The Internet is a major source for health information but contributes to the digital divide and health disparities. Minorities with low literacy skills are at a particular disadvantage in obtaining online information. A website was created with health information presented through videos in Amharic and an interface that does not require reading skills to enable users with low/no literacy to navigate among topics. In all, 225 Israeli Ethiopian immigrants were asked to use the website, most with low/no literacy skills. Participants were excited about it, but those with low/no literacy felt they needed support and training for future use. Some felt it was too difficult. The findings point to unexpected potential sociocultural uses for the website for immigrants with different levels of literacy skills. The analysis yielded two user typologies that can help identify user needs and segmentation, a culture-centered adaptation of the technology acceptance model, and implications for communication infrastructure theory.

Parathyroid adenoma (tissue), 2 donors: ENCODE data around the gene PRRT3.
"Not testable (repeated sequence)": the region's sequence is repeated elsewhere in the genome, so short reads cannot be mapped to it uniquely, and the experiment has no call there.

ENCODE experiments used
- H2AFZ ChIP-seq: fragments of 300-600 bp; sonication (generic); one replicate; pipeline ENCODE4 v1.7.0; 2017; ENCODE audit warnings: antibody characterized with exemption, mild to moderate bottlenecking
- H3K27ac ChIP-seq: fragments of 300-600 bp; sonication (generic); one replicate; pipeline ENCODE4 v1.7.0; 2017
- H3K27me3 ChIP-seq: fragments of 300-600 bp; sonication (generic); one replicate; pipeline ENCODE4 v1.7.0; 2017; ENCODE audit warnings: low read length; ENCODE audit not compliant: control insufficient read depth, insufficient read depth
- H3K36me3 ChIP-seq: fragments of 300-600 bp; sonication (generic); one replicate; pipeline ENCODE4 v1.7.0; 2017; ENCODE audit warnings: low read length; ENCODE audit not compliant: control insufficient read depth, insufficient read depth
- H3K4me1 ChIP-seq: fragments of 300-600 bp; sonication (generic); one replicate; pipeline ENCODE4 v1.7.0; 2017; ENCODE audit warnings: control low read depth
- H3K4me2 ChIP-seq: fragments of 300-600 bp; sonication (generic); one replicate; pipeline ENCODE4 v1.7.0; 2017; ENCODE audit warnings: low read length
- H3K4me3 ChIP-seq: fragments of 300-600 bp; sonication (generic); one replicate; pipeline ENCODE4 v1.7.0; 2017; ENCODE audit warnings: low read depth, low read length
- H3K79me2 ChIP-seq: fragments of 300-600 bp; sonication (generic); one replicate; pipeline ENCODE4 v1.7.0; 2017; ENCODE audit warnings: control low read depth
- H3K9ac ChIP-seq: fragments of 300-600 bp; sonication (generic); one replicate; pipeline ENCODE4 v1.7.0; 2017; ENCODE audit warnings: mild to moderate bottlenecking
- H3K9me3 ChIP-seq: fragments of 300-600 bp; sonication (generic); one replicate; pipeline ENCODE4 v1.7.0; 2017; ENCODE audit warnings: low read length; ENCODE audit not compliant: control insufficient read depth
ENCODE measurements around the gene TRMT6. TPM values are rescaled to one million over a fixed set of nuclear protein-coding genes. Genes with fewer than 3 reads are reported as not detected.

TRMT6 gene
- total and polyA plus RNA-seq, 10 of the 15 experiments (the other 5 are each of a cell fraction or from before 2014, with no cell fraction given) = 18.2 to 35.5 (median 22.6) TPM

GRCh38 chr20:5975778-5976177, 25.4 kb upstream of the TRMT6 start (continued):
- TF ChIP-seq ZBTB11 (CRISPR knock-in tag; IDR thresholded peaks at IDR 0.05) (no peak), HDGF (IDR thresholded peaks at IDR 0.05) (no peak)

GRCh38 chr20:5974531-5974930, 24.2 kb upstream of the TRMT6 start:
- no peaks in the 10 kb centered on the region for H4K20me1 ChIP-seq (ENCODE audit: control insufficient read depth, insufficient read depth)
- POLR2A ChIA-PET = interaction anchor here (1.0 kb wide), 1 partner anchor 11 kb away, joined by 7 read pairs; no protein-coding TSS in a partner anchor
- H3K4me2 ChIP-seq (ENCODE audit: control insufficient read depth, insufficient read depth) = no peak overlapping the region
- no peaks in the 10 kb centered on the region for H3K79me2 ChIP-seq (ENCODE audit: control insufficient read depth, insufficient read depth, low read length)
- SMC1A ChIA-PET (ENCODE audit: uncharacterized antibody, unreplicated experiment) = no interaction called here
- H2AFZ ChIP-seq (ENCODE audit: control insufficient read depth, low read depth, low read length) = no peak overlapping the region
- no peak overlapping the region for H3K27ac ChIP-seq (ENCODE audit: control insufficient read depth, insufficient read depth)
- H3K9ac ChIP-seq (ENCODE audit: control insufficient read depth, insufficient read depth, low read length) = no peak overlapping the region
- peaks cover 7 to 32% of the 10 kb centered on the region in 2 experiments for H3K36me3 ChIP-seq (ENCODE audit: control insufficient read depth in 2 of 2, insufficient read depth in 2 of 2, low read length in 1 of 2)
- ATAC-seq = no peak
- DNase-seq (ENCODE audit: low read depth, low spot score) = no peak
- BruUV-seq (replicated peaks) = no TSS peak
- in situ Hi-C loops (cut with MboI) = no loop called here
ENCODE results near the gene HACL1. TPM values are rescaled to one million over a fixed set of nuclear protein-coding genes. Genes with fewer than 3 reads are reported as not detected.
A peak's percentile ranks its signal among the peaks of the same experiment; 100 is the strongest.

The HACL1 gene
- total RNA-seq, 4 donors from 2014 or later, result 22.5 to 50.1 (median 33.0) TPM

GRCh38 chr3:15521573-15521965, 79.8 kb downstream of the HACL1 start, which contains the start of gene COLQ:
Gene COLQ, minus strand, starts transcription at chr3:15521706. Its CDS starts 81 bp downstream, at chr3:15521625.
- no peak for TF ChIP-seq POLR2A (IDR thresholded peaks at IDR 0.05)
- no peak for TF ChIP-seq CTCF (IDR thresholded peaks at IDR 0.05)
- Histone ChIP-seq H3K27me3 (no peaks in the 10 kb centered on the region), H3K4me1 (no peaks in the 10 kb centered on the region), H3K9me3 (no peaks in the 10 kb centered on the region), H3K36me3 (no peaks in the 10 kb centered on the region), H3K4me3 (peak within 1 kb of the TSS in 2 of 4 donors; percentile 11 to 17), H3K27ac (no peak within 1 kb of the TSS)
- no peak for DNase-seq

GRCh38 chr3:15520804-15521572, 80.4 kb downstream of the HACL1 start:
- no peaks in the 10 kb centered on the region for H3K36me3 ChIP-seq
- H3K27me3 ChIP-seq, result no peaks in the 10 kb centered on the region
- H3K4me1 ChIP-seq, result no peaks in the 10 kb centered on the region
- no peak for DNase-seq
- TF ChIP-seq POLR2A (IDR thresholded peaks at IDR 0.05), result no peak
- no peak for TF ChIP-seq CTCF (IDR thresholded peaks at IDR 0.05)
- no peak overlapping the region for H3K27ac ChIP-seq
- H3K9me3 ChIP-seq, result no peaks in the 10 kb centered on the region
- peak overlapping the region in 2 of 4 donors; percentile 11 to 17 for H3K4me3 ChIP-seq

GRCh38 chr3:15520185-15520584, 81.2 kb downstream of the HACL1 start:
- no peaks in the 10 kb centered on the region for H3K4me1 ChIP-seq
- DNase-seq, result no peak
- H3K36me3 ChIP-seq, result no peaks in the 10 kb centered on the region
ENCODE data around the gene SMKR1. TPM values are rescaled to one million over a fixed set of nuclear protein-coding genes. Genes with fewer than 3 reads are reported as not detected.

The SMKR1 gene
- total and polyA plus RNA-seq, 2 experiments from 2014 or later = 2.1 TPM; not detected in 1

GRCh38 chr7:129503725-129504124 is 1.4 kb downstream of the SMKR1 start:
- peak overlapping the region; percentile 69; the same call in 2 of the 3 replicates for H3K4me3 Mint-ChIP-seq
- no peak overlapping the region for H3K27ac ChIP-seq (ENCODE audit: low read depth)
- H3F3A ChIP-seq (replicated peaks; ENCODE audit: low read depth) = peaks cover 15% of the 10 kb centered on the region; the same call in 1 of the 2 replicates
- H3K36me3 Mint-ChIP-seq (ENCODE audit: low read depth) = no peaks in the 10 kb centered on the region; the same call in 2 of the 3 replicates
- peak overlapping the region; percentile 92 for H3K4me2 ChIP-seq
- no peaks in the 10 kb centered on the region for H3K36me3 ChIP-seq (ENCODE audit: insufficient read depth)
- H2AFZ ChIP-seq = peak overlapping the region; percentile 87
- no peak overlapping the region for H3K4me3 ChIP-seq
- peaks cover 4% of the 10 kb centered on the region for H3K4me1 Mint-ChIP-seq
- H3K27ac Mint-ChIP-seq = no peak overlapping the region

|Number of pages||24|
|Journal||New Media and Society|
|State||Published - 1 Jul 2018|
Bibliographical noteFunding Information:
The author(s) disclosed receipt of the following financial support for the research, authorship and/ or publication of this article: This study was funded by the National Institute for Health Policy Research, Israel. The construction and the development of the health information website were supported by the Israel Ministry of Health as part of the National Program for an Active & Healthier Life. Some of the videos were supported by the Friendship Fund.
© 2017, The Author(s) 2017.
- Communication infrastructure theory
- computer use
- culture-centered approach
- digital divide
- generation gap
- health information
- low literacy
- technology acceptance model